Apr 26, 2010
In South Africa a notorious racist, Eugene Terreblanche, the leader of the extreme right pro-apartheid Afrikaner Resistance Movement (AWB), has been killed.
In 2001, Terreblanche was found guilty of murder, having beaten to death a black worker on his farm with an iron bar. He was known as a terrorist bomber and found guilty of assassinations. Nonetheless, he was walking around a free man. This April he was killed at his farm, supposedly by two of his black farm workers after he refused to pay them their wages.
The murder of this despicable individual became more than macabre news because it shone a light on South African racial relations. The terrible tension between black and white broke out in a fight at the court where the two workers accused of his murder were brought on April 6. It was a fight between white supporters of the AWB and blacks carrying an African National Congress (ANC) flag.
Black President Jacob Zuma called for “unity of the country,” a completely hypocritical appeal, given the condition of the immense majority of the black population in the 16 years since apartheid officially ended in 1994.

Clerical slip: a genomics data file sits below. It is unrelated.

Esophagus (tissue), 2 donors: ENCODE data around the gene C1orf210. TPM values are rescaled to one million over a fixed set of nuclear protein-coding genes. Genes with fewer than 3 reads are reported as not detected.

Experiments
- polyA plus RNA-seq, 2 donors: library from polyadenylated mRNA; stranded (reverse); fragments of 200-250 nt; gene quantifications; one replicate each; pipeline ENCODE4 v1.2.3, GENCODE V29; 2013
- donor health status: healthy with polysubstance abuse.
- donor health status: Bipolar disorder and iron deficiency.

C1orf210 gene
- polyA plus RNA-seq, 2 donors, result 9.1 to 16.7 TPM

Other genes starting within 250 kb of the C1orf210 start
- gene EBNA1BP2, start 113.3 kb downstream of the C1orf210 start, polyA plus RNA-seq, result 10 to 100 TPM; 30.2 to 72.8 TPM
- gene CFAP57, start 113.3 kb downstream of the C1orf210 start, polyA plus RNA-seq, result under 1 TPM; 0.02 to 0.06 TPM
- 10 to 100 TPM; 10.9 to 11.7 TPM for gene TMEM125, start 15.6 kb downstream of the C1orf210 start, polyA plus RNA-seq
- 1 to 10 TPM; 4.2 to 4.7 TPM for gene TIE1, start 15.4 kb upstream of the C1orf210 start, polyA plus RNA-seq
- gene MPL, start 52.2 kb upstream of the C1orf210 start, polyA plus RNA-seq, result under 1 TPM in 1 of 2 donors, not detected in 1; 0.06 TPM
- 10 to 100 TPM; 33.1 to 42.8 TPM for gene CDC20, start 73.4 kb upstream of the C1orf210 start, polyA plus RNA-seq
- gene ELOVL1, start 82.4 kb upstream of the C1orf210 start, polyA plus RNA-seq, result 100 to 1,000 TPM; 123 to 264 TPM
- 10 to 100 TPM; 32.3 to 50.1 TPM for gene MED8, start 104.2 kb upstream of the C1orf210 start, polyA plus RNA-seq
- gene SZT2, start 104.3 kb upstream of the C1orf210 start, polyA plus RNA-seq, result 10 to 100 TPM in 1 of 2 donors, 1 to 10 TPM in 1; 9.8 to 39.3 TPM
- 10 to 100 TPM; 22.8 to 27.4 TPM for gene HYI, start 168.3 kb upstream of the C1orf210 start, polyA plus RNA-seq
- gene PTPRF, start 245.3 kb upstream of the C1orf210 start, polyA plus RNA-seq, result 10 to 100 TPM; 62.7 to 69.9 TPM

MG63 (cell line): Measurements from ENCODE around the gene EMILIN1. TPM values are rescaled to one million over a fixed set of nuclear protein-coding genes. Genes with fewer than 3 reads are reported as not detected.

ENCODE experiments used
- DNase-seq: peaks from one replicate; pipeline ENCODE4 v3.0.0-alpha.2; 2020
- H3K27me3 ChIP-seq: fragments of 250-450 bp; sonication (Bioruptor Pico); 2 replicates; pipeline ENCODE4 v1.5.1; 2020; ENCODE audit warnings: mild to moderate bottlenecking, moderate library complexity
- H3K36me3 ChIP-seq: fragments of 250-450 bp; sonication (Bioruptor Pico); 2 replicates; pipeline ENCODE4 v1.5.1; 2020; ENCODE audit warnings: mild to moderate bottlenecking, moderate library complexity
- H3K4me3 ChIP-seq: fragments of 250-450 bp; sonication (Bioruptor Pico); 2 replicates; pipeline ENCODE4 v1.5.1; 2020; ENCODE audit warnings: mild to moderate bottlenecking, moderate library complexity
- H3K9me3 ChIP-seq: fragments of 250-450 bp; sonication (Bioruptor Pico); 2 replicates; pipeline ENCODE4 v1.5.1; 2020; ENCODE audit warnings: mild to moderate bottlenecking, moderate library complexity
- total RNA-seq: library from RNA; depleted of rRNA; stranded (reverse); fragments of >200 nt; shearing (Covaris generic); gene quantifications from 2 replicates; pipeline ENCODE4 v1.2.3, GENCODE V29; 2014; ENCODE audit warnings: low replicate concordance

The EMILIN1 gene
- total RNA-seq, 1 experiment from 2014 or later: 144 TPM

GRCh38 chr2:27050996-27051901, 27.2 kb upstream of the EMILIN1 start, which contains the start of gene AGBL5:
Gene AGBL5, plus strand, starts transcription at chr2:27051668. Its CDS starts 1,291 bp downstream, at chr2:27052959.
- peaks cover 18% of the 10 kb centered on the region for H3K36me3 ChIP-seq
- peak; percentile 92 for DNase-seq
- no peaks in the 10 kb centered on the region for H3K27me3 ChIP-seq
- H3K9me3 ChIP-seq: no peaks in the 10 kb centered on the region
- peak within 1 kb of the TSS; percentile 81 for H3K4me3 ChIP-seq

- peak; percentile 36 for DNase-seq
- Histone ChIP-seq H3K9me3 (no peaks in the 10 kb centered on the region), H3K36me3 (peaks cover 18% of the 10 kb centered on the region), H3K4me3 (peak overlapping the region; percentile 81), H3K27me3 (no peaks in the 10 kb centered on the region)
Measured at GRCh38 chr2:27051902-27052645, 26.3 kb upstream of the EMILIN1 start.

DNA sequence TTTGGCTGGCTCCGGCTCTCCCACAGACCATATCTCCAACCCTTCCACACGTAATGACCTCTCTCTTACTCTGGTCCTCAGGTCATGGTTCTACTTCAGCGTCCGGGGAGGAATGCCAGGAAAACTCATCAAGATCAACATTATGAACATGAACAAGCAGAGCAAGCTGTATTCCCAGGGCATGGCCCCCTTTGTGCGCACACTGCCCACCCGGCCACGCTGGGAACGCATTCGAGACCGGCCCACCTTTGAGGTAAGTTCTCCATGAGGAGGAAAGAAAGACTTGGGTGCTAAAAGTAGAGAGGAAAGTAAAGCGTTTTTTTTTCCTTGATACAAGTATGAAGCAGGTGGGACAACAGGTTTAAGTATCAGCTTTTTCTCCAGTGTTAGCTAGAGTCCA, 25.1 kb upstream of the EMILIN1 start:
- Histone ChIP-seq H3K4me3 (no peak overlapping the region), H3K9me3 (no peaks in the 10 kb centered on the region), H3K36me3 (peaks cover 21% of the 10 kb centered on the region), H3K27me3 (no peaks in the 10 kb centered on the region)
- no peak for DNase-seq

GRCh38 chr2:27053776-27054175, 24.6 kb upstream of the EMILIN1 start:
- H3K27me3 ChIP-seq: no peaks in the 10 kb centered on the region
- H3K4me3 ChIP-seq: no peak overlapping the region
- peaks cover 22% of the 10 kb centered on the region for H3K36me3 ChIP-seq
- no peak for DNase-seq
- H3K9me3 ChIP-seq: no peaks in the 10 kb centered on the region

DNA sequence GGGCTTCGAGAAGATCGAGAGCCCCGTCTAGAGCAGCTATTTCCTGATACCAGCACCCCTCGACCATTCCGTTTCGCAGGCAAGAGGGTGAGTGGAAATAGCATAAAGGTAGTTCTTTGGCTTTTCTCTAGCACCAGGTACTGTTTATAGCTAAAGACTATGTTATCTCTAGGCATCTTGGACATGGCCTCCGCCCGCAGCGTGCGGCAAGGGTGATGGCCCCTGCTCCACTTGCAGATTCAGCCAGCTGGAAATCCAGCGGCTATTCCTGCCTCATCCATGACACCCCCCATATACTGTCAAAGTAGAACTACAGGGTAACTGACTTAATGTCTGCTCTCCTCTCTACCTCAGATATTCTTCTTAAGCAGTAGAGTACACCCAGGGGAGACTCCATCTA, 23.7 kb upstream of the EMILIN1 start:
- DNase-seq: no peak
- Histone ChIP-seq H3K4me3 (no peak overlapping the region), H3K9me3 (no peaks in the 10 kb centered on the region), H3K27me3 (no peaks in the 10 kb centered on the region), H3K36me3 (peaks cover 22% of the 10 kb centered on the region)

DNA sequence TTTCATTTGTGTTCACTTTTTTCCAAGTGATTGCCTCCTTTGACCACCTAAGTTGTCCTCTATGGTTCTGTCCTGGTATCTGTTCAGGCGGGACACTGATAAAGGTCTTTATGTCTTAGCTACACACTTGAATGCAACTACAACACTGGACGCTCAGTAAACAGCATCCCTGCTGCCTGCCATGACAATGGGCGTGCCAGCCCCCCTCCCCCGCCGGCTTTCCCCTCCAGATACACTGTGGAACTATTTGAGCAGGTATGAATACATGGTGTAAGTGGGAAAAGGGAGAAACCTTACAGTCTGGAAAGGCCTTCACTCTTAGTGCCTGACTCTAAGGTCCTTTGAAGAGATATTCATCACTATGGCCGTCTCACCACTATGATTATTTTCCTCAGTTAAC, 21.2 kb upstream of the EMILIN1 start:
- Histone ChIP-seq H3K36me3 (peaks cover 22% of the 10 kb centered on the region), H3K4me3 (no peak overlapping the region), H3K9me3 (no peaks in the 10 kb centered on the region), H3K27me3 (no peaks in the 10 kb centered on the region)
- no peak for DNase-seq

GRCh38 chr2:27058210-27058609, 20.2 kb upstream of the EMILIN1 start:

The promises of Nelson Mandela’s government for agrarian reform weren’t kept. Good farm lands remain essentially the property of a wealthy white minority. This minority has found the ways to continue to rule over the majority of poor black workers. Even as black politicians tear each other apart in unending clan battles, the population suffers the full brunt of the current economic crisis.
World speculation in food staples has led to a 16% increase in food prices in South Africa in just one year. Mining production has gone down by a third, thanks to the crisis, and manufacturing production is down by 20%. More than 750,000 jobs were lost in one year. Monthly wages of 1,000 Rand ($219) are common.
For investors, however, the Johannesburg stock market has gone up by 30% since April 2009. South Africa has been invited to become a member of the G20 – which permits President Zuma to parade before the cameras next to Obama and other heads of state.
During apartheid, the ANC camouflaged its policy of defense of bourgeois interests with the words “liberty” and “universal suffrage.” In the end, the struggle of the black working class in the 1970s and 1980s only succeeded in changing the color of the political personnel serving the capitalist exploiters. The bourgeoisie these black politicians serve is still largely white. And for the large majority of blacks, there is nothing but social apartheid.